|Smoking Tied to Risk of Enlarged Thyroid/Goiter|
March 2002 -- According to research published in the February 25, 2002 issue of the Archives of Internal Medicine, smoking may increase your risk of developing an enlarged thyroid gland, known as a goiter, in areas that suffer iodine deficiency.
Iodine deficiency is not very common in the U.S., but on the rise. While iodine is found in seafood, iodized salt and some other foods, salt-restrictive diets among some Americans have been increasing the risk of iodine deficiency. In many developing countries, and in various part of Europe, iodine deficiency is more commonplace.
Cigarette smoke contains thiocyanate, a chemical that can interfere with the thyroid's ability to use iodine. In the research, Danish experts studied adults with some iodine deficiency, and discovered that smokers were almost three times more likely than nonsmokers to have a goiter.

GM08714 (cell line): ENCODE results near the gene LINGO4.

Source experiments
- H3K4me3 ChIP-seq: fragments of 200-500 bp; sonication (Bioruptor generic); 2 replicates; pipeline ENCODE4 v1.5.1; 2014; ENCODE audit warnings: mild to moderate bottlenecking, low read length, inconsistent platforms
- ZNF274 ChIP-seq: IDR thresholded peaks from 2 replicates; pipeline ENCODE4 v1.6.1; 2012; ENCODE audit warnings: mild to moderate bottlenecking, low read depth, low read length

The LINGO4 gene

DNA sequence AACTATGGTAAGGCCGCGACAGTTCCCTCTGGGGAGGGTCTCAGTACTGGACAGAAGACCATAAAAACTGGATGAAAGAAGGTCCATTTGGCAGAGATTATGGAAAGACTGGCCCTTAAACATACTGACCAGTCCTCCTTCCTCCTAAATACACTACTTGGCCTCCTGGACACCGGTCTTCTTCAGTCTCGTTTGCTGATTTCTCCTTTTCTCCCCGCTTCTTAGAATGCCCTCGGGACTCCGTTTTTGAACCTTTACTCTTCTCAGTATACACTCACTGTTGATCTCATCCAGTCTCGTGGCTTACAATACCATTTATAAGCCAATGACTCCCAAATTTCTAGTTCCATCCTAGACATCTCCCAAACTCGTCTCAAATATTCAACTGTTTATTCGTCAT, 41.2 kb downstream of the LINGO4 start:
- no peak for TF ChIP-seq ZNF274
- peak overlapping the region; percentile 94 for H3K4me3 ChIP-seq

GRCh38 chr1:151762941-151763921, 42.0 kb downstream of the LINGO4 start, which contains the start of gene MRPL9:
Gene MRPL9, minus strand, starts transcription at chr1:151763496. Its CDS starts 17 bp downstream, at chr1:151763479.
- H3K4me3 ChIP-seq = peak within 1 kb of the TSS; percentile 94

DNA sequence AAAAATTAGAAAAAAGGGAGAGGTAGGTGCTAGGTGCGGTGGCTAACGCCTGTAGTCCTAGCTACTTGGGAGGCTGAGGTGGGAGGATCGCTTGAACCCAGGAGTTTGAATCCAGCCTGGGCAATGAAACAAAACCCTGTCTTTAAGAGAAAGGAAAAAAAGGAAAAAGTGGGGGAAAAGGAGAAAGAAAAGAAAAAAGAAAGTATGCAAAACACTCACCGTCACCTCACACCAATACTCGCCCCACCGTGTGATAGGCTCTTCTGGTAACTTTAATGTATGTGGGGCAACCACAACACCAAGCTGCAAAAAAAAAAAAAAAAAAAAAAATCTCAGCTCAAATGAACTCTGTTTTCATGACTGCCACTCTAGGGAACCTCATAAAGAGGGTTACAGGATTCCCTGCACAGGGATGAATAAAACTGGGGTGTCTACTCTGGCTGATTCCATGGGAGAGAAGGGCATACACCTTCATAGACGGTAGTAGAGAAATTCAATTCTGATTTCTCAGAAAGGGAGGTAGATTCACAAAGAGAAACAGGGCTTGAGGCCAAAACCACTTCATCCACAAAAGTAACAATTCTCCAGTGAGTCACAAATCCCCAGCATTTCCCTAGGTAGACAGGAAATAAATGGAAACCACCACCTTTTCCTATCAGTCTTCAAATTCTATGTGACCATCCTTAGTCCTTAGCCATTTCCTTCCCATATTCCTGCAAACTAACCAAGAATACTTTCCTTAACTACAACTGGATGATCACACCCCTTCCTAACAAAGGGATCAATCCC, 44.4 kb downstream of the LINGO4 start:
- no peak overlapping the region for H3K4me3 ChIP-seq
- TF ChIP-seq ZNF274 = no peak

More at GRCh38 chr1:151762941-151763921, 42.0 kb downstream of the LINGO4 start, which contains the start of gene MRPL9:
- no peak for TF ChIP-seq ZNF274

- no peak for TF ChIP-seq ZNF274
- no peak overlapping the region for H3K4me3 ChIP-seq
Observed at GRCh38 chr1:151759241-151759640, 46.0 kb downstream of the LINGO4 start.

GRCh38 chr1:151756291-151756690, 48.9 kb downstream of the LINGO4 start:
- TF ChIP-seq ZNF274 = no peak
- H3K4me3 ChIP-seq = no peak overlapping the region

The researchers also found that the connection appeared strongest among women in their 40s.
Former smokers had only a slightly increased risk of goiter, compared to current smokers.
(SOURCE: Archives of Internal Medicine 2002;162:439-443.)
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